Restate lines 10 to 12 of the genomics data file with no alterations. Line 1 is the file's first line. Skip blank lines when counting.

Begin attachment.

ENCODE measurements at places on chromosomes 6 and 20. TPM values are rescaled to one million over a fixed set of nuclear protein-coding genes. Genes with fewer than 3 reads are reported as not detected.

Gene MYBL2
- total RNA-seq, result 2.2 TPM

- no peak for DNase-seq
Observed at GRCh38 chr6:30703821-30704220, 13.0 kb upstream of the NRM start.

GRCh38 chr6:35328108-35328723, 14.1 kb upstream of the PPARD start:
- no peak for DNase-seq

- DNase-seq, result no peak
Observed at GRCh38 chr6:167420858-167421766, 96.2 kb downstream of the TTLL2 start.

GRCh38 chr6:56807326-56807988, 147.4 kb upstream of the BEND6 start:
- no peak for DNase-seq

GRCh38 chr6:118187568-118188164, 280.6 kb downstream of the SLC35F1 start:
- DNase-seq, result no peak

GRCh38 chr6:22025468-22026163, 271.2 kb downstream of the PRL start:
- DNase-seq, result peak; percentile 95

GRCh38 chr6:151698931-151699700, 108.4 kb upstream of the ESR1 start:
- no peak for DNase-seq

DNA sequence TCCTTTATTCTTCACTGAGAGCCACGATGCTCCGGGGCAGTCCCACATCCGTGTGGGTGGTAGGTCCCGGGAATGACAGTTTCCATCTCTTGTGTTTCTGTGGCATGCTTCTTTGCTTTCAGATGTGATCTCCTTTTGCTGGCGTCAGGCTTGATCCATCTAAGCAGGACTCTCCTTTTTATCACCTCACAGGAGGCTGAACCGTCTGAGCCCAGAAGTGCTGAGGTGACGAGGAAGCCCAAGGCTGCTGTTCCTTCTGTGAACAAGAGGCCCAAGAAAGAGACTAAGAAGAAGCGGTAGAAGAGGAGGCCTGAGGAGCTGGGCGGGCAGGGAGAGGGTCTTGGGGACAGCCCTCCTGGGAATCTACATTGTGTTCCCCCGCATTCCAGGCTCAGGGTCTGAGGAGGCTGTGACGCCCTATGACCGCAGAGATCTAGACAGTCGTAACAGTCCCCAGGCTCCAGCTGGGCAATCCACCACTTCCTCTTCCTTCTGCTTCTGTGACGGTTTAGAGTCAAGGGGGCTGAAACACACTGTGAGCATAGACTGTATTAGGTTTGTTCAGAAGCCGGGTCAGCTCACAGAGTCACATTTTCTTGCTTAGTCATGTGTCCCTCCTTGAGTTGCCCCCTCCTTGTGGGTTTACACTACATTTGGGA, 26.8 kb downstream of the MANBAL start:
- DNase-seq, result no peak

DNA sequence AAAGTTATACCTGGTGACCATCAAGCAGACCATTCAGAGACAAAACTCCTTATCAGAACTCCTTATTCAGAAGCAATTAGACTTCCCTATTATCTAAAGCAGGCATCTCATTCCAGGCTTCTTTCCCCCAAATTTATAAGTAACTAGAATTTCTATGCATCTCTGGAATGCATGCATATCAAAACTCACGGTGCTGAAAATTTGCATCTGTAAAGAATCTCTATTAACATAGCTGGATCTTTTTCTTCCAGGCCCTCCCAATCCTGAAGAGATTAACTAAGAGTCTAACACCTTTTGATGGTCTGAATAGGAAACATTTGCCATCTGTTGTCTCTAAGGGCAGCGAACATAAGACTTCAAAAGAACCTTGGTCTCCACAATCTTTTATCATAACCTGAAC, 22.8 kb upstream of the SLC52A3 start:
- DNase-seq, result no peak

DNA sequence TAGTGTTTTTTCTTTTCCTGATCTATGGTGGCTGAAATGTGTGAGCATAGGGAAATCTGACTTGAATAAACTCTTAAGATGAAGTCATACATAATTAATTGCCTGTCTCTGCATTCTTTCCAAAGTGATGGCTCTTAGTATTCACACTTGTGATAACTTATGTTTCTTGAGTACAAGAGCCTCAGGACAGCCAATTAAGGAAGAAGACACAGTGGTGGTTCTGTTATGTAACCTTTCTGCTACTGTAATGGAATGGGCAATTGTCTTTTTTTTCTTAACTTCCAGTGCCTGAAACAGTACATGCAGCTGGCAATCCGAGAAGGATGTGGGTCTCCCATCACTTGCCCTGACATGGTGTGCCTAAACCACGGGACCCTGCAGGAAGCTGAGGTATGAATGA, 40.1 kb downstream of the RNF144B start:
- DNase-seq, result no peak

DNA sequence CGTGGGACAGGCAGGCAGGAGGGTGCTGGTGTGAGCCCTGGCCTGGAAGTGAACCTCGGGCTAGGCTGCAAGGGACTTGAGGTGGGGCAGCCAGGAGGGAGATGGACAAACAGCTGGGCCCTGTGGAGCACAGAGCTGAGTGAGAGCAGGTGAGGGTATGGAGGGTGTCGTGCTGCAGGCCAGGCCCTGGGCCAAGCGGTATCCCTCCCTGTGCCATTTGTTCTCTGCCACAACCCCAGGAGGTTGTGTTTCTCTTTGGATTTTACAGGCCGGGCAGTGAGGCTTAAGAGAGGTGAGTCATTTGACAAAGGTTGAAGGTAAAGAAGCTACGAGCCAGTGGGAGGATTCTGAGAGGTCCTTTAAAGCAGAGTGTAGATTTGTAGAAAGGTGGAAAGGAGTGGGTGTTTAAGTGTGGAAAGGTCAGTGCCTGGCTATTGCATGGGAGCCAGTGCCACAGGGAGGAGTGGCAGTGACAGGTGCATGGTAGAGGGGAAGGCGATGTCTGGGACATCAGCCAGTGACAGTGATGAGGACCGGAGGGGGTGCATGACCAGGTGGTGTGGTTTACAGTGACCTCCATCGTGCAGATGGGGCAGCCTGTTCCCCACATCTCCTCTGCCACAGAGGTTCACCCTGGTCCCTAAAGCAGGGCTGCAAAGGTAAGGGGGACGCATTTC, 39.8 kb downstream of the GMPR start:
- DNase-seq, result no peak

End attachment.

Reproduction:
GRCh38 chr6:56807326-56807988, 147.4 kb upstream of the BEND6 start:
- no peak for DNase-seq

GRCh38 chr6:118187568-118188164, 280.6 kb downstream of the SLC35F1 start: